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Cannabis Use Linked to Lower Rates of Prostate Cancer, Study Shows


Cannabis each day keeps prostate cancer away: Prostate cancer (PC) prevalence was lower in both current and former cannabis users compared to non-users in a recent study.

Alternative medicines are needed. In the United States, one in eight men will be diagnosed with prostate cancer in his lifetime—the most common non-skin cancer form. For this reason, men are encouraged to get screened for PC before it’s too late.

The study, “Marijuana Use May Be Associated with Reduced Prevalence of Prostate Cancer: A National Survey on Drug Use and Health Study from United States of America,” was published in the May 2024 issue of Biomedicines. The research was conducted by co-authors Turab Mohammed, James Yu, Yong Qiao, Youngchul Kim, Eric Mortensen, Helen Swede, Zhao Wu, Jingsong Zhang.

NORML reports that researchers affiliated with the University of Connecticut School of Medicine and the H. Lee Moffitt Cancer Center and Research Institute in Tampa, Florida assessed the relationship between cannabis consumption and PC.

The study represents a nationally representative cohort of 2,503 participants. Investigators reported that subjects between the ages of 50 and 64 who identified as either current or former cannabis consumers possessed a significantly lower risk of prostate cancer diagnoses. 

For the data, researchers undertook a cross-sectional study using National Survey on Drug Use and Health data from 2002 to 2020. The independent variable was cannabis use status (current, former, never), while the dependent variable was self-reported PC (yes, no). 

The anticancer effects of cannabis have been explored for some time. Scientists suggested that this finding provides “biological support for the anti-cancer effects of the constituents of marijuana.” Numerous preclinical trials have documented the ability of cannabinoids to inhibit cancer cell growth. 

Researchers noted that PC prevalence was significantly lower in cannabis users and former uses compared to non-users.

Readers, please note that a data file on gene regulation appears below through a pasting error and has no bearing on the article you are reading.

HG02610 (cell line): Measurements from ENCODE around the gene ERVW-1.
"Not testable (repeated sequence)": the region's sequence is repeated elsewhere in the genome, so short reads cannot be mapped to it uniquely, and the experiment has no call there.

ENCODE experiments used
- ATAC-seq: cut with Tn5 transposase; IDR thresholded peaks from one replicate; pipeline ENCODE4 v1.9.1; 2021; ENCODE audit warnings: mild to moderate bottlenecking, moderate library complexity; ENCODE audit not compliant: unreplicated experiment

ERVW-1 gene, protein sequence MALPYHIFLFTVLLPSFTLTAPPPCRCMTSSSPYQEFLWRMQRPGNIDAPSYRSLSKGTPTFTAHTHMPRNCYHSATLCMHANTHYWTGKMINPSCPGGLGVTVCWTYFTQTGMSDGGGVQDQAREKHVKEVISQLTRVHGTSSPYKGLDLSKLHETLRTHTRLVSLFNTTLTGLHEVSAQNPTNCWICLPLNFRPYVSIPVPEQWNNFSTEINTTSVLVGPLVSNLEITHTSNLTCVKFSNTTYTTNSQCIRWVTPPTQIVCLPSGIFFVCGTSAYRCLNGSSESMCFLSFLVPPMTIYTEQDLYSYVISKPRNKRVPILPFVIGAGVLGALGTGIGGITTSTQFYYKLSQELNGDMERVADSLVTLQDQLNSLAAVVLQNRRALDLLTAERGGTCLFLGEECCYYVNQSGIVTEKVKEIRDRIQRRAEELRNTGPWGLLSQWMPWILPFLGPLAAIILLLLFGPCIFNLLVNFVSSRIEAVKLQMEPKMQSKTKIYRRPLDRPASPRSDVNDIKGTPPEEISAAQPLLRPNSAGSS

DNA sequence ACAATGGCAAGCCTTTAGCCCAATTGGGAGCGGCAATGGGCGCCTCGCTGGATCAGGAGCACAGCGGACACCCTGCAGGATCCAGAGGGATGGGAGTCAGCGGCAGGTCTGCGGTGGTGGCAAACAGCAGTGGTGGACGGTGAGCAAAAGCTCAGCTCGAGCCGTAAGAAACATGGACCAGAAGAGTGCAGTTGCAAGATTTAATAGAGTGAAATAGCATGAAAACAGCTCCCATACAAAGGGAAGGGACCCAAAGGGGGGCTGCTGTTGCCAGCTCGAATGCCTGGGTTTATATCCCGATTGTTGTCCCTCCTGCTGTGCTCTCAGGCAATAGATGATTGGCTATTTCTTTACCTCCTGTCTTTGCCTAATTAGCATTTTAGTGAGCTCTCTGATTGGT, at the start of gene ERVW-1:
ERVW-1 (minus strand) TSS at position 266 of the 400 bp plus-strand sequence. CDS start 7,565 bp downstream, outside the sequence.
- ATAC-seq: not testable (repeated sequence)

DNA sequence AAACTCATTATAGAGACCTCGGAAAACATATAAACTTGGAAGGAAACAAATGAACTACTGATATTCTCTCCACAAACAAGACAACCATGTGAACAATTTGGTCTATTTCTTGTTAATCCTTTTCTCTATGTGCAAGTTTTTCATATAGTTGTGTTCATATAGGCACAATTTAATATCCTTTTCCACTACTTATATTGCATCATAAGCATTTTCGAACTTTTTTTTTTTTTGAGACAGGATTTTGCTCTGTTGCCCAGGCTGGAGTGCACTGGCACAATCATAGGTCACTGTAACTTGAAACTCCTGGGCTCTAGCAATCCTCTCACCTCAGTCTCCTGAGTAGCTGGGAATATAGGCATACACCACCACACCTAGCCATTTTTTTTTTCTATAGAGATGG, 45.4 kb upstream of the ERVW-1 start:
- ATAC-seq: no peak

“PC prevalence was lower among current marijuana users (46/145, 31.7%) and former users (323/1021, 31.6%) compared to non-users (534/1337, 39.9%, p

Over the course of the case study, the woman reported minor setbacks. But by the end of 2022, the woman reported a “complete resolution of her symptoms” and she went back to full-time work.

Cannabis’s Potential in Cancer Treatment

The National Institutes of Health (NIH) announced grant funds in 2022 to researchers who are studying cannabis treatment for cancer.

A “Notice of Special Interest” (NOSI) (entitled “Basic Mechanisms of Cannabis and Cannabinoid Action in Cancer”) was posted on May 5 by NIH’s National Cancer Institute, with the intent “to promote research in understanding the mechanisms by which cannabis and cannabinoids affect cancer biology, cancer interception, cancer treatment and resistance, and management of cancer symptoms.”

In the notice, NIH explains that the reasoning behind this effort is due to the growing number of cancer patients seeking relief with medical cannabis, but that there are not enough studies to verify its effectiveness. “Cancer patients use cannabis and cannabinoids to manage symptoms of cancer and cancer treatment including anorexia, nausea, and pain,” the NOSI states. “Recent survey evidence suggests that a quarter of cancer patients have used cannabis for symptom management. Despite the increase in cannabis and cannabinoid use, research about their health effects, including potential harms and benefits, remain limited.” 

The report also briefly defines the activity of various cannabinoid receptors in the human body through animal models and cancer cell lines. “Cancer cell line experiments show that THC and CBD can mediate many anti-tumor effects, including inducing apoptosis and inhibiting cell proliferation, invasion, and angiogenesis,” the NOSI states. “These anti-tumor activities have led to early clinical testing of THC and CBD for glioblastoma and prostate cancers. While preclinical studies show differing effects of cannabinoids on cancer cells, deeper understanding is needed about how the tumor promoting and suppressive mechanisms of cannabinoid signaling influence cancer biological processes.”

The new report sheds light on specific cancer types that cannabis could play a role in, namely prostate cancer.

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